Monday, October 12, 2015


David Niven returns to TCM tonight for a second night in his turn as TCM's Star of the Month. This week I'm going to recommend him in a supporting performance in The First of the Few, also known as Spitfire, airing at midnight.

The star here is Leslie Howard, who also directed. Howard plays R.J. Mitchell, an aerospace engineer back in the days when such people didn't have such fancy titles but were were working in the fledgling field of aviation. Mitchell worked for a company called Supermarine, which you might be able to guess from the name developed seaplanes. But that wasn't Mitchell's biggest interest. In fact, he liked developing racing aircraft. These were still the days when there were air races, and various designers entered their prototypes in these races. Mitchell is seen in the movie partaking in such races along with his test pilot Geoffrey Crisp (that's Star of the Month Niven).

Mitchell was having a quite successful career, to the point that the company that bought out Supermarine specifically wanted him to stay on. But things began to change in the early 1930s. Specifically, it was the Nazis coming to power in Germany that changed the course of Mitchell's life. In the movie, he is presented as visiting Germany to talk shop with German airplane designers, since as you can imagine in a young industry the pursuit of invention can lead people from divergent backgrounds who might otherwise dislike each other to have a sense of camaraderie. But what Mitchell hears on his trip to Germany frightens him. The German airplane designers are coming up with some great designs, but it's in the service of an air force that, so the plan is, should make Germany strong again. And it's obvious that the force would be used against a country like the UK if the need ever arose.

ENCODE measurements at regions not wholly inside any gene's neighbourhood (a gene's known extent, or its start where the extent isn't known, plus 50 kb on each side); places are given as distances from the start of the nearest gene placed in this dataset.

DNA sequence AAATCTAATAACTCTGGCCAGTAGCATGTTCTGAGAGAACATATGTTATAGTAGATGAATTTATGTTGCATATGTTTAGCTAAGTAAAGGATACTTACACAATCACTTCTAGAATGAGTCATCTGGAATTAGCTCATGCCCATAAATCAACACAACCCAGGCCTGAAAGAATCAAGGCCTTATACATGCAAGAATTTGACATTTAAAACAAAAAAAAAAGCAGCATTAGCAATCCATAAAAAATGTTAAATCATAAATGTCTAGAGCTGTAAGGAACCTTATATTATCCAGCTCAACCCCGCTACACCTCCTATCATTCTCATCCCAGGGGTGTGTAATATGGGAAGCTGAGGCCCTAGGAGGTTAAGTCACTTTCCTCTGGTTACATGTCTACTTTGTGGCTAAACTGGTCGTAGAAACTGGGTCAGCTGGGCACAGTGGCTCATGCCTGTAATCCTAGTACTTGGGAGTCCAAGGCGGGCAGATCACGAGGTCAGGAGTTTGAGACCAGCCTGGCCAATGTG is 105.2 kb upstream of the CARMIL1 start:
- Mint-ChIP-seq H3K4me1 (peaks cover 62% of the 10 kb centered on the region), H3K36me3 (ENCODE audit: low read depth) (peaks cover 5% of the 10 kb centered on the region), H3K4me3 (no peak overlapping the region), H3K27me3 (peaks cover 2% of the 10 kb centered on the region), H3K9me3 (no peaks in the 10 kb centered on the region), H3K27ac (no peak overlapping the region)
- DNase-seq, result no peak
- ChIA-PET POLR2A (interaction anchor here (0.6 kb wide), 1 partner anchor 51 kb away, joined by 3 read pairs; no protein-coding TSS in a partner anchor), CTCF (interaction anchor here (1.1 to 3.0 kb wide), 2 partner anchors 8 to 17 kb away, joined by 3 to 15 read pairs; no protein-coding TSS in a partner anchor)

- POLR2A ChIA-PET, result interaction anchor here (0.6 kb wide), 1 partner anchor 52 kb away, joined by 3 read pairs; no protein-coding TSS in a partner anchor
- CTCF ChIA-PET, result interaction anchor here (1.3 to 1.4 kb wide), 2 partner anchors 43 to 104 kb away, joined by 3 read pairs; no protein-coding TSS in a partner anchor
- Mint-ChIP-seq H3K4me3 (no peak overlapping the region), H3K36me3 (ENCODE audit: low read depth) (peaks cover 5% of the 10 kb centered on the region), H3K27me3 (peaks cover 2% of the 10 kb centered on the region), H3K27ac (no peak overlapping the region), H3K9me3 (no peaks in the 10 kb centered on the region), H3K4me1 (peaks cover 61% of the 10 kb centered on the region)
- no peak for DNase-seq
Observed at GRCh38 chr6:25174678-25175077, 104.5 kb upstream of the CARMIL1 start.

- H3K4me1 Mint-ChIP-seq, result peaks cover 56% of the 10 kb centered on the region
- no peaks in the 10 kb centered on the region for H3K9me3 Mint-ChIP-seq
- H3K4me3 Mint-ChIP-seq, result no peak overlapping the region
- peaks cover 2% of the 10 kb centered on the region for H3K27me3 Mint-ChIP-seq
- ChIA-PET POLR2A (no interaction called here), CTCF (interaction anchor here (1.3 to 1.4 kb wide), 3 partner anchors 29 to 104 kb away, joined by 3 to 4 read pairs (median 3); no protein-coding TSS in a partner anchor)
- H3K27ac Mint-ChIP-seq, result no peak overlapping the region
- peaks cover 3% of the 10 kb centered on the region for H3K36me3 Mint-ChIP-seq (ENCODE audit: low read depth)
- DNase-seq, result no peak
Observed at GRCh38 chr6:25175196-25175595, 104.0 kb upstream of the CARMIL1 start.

So Mitchell realizes that the UK needs to take a prophylactic step to try to deal with the coming German menace. For Mitchell, this means building a new fighter for the UK's own air force that would be able to take on any possible German invaders if it should come to that. Now, in real life the British government was already looking for a new plane to replace one of their older fighters, and what Mitchell was designing was something that would fit the bill nicely. The movie, I have a feeling, dramatizes this a bit and makes Mitchell more prescient in seeing the possible German threat. But in any case, he did design the plane that would become known as the Spitfire, and that plane did take the major part in Britain's air defenses against the Nazis in the Battle of Britain.

However, Mitchell wouldn't live to see the ultimate success of his Spitfire. He had been diagnosed with cancer, and despite knowing that his days were numbered, continued workign on his prototype Spitfire almost until the end.

I have to admit to not knowing how much liberty the movie takes with the real events. (The Wikipedia article on the movie, however, does list several.) But in any case The First of the Few is a fine dramatization of those events. Leslie Howard obviously had a lot of love for the subject, both in terms of aviation and in terms of the people defending Britain; see From the Four Corners. The supporting cast, including Niven, are fine, but this is really Howard's movie.

The First of the Few is available on DVD if you should miss the TCM showing.

No comments: